Category Archives: Finance

The money that makes academe tick.


Citing ‘Rapid’ Changes in Higher Ed, Kilian Community College Will Close

Kilian Community College, a two-year institution in South Dakota, will close at the end of May 2016, The Sioux Falls Business Journal reports.

The college’s Board of Trustees voted on the closure on Thursday, and the president, Mark Millage, told students, faculty, staff, and donors about the decision in a message on Friday. “This was a very difficult decision,” he said. “Kilian has a rich, 38-year history of serving our community. But the reality is that the business of higher education is chan…


Former Professor Is Convicted of Embezzling $650,000 From Student Fund

A federal jury in Tallahassee, Fla., on Thursday convicted a former professor at Florida State University of embezzlement for taking some $650,000 from a fund at the university created to give business students direct investing experience.

According to a news release from the U.S. attorney’s office in Tallahassee that was quoted by WCTV, a local television station, James S. Doran, a former assistant professor of finance, transferred the money to a personal account from the Student Investment Fun…


Tuition Revenue Is Expected to Be Stagnant Again Next Year, Moody’s Says

Public and private colleges and universities alike expect tuition revenue to be relatively stagnant in the 2016 fiscal year, according to Moody’s Investors Service’s annual tuition survey.

A report on the survey said that both public and private institutions project about a 2-percent increase in net tuition revenue, in keeping with a trend of “muted” growth also observed in last year’s report.

The survey, which drew responses from about 170 institutions, also found that nearly two-thirds of publ…


U. of Montana Plans to Eliminate 52 Faculty Jobs as Part of Budget Cuts

The University of Montana at Missoula will eliminate 201 full-time jobs, including 52 faculty posts, because of budget concerns, The Billings Gazette reports.

The university’s president, Royce C. Engstrom, who announced the cuts on Tuesday, said the disciplines most heavily affected would be journalism, anthropology, English, geography, liberal studies, art, political science, and forestry management, among others. Of the faculty positions being cut, 25 are already vacant.

Professors responded b…


Rider U. Faculty Accepts Pay Freeze to Forestall Layoffs and Program Cuts

Rider University has dropped plans to lay off faculty members and shut down academic programs after its faculty union agreed to a two-year freeze in wages, The Philadelphia Inquirer reported. The planned cuts, announced in October, would have resulted in 14 layoffs and 14 program closures, and would have saved $2 million. An agreement that includes the pay freeze was approved on Friday by the New Jersey university’s board, the Inquirer reported.


Latest Merger in Georgia Will Combine an HBCU With a Largely White College

Georgia’s Board of Regents voted on Tuesday to approve the merger of Albany State University and Darton State College, marking the seventh consolidation of Georgia public colleges in recent years. The Atlanta Journal-Constitution reports that the merger is the first in the state to combine a historically black institution with one that is mostly white.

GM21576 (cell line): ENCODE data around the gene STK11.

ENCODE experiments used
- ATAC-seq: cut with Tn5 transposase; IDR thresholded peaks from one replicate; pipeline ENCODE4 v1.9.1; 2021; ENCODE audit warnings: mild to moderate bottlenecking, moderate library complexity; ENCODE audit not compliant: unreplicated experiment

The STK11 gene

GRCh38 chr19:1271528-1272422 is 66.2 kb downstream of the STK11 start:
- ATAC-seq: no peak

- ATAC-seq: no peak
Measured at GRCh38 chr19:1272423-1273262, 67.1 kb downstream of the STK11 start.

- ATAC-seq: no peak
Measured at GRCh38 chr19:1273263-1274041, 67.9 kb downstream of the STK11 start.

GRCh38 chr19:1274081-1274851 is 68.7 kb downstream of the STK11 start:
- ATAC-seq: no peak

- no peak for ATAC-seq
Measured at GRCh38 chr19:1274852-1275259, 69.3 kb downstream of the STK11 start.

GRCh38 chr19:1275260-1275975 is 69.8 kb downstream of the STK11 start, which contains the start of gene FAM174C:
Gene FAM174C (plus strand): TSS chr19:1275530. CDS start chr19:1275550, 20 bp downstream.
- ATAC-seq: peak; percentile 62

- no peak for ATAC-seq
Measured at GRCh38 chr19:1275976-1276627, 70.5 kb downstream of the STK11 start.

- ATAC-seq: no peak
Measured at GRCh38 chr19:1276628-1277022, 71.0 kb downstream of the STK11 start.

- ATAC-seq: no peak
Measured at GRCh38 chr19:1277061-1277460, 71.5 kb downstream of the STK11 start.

Declining levels of state funding have fueled a spate of mergers in recent years. The newspaper notes that Albany State’s enrollment has declined…


University President Resigns Abruptly Amid Harsh Budget Cuts

The president of Wittenberg University has resigned abruptly, the institution announced in a news release on Wednesday. Laurie M. Joyner, who has served as the Ohio university’s president since 2012, will resign effective on Friday, according to the university.

“This decision to leave Wittenberg has not been easy,” Ms. Joyner said in the release. “I have been honored to work with talented students and caring colleagues on the faculty and staff and have particularly enjoyed providing leadership-d…


Colo. Voters Approve Plan for Higher Education With New Marijuana Tax

Voters in a Colorado county with a thriving marijuana industry approved a ballot proposal on Tuesday that would use a tax on pot sales to fund a college-scholarship program for county residents, reports the Associated Press.

Under the proposal, which Pueblo County voters backed by a 20-point margin, a 5-percent excise tax on marijuana growers is expected to yield $3.5 million a year by 2020. The proceeds would allow any high-school senior in the county to attend one of its two public colleges. A…


Eastern Illinois U. Insists, Again, That It Will Not Close in the Spring

Eastern Illinois University on Wednesday released a statement reassuring students and faculty members that it is not closing its doors next semester. “It has come to my attention that you may again be hearing that our ability to stay open for the spring semester is in question,” read the statement, which was signed by the university’s president, David M. Glassman. “This is not true.”

Mr. Glassman said the rumor had resurfaced recently after an article in the Chicago Tribune stated that the presi…


Paine College Says It Can’t Pay Some Salaried Employees

Paine College announced on Friday that it was unable to make its scheduled payroll for some salaried employees, a grim signal of financial trouble at the historically black institution that had prompted its accreditor to place it on probation.

The Georgia college’s vice president for institutional advancement, Sunya L. Young, said in a written statement on Friday that the institution was working to pay its employees “as quickly as possible.” The college said in the statement that it had sent a l…